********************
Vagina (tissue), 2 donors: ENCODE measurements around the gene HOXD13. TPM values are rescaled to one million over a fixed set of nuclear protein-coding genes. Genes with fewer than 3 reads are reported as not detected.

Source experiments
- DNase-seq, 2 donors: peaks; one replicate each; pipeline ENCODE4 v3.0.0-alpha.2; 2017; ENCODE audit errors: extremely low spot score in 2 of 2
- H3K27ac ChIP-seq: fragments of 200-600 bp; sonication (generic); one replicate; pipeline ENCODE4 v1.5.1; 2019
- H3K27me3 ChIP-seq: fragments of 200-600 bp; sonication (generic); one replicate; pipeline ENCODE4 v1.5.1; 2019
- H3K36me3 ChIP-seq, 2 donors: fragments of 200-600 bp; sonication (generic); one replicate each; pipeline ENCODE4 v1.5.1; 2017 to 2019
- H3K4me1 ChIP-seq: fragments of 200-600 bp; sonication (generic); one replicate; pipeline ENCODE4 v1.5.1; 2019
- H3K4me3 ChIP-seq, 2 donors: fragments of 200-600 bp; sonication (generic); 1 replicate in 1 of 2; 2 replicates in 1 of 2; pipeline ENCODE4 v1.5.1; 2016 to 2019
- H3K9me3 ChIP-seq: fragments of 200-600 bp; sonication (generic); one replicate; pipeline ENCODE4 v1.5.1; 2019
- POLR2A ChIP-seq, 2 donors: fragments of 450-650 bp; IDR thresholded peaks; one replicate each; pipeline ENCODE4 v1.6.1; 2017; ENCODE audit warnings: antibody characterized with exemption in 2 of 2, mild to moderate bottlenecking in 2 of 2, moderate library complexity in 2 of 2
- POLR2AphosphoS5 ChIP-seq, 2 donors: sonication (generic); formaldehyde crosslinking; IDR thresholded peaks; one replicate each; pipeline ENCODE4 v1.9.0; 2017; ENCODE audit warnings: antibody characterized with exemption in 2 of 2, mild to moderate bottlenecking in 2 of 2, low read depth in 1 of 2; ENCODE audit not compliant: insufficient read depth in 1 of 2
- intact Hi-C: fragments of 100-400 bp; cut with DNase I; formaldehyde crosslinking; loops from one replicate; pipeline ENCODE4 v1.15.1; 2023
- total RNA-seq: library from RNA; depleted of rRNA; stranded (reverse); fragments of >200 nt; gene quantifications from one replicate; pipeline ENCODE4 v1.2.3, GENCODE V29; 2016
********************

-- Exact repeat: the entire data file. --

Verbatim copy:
Vagina (tissue), 2 donors: ENCODE measurements around the gene HOXD13. TPM values are rescaled to one million over a fixed set of nuclear protein-coding genes. Genes with fewer than 3 reads are reported as not detected.

Source experiments
- DNase-seq, 2 donors: peaks; one replicate each; pipeline ENCODE4 v3.0.0-alpha.2; 2017; ENCODE audit errors: extremely low spot score in 2 of 2
- H3K27ac ChIP-seq: fragments of 200-600 bp; sonication (generic); one replicate; pipeline ENCODE4 v1.5.1; 2019
- H3K27me3 ChIP-seq: fragments of 200-600 bp; sonication (generic); one replicate; pipeline ENCODE4 v1.5.1; 2019
- H3K36me3 ChIP-seq, 2 donors: fragments of 200-600 bp; sonication (generic); one replicate each; pipeline ENCODE4 v1.5.1; 2017 to 2019
- H3K4me1 ChIP-seq: fragments of 200-600 bp; sonication (generic); one replicate; pipeline ENCODE4 v1.5.1; 2019
- H3K4me3 ChIP-seq, 2 donors: fragments of 200-600 bp; sonication (generic); 1 replicate in 1 of 2; 2 replicates in 1 of 2; pipeline ENCODE4 v1.5.1; 2016 to 2019
- H3K9me3 ChIP-seq: fragments of 200-600 bp; sonication (generic); one replicate; pipeline ENCODE4 v1.5.1; 2019
- POLR2A ChIP-seq, 2 donors: fragments of 450-650 bp; IDR thresholded peaks; one replicate each; pipeline ENCODE4 v1.6.1; 2017; ENCODE audit warnings: antibody characterized with exemption in 2 of 2, mild to moderate bottlenecking in 2 of 2, moderate library complexity in 2 of 2
- POLR2AphosphoS5 ChIP-seq, 2 donors: sonication (generic); formaldehyde crosslinking; IDR thresholded peaks; one replicate each; pipeline ENCODE4 v1.9.0; 2017; ENCODE audit warnings: antibody characterized with exemption in 2 of 2, mild to moderate bottlenecking in 2 of 2, low read depth in 1 of 2; ENCODE audit not compliant: insufficient read depth in 1 of 2
- intact Hi-C: fragments of 100-400 bp; cut with DNase I; formaldehyde crosslinking; loops from one replicate; pipeline ENCODE4 v1.15.1; 2023
- total RNA-seq: library from RNA; depleted of rRNA; stranded (reverse); fragments of >200 nt; gene quantifications from one replicate; pipeline ENCODE4 v1.2.3, GENCODE V29; 2016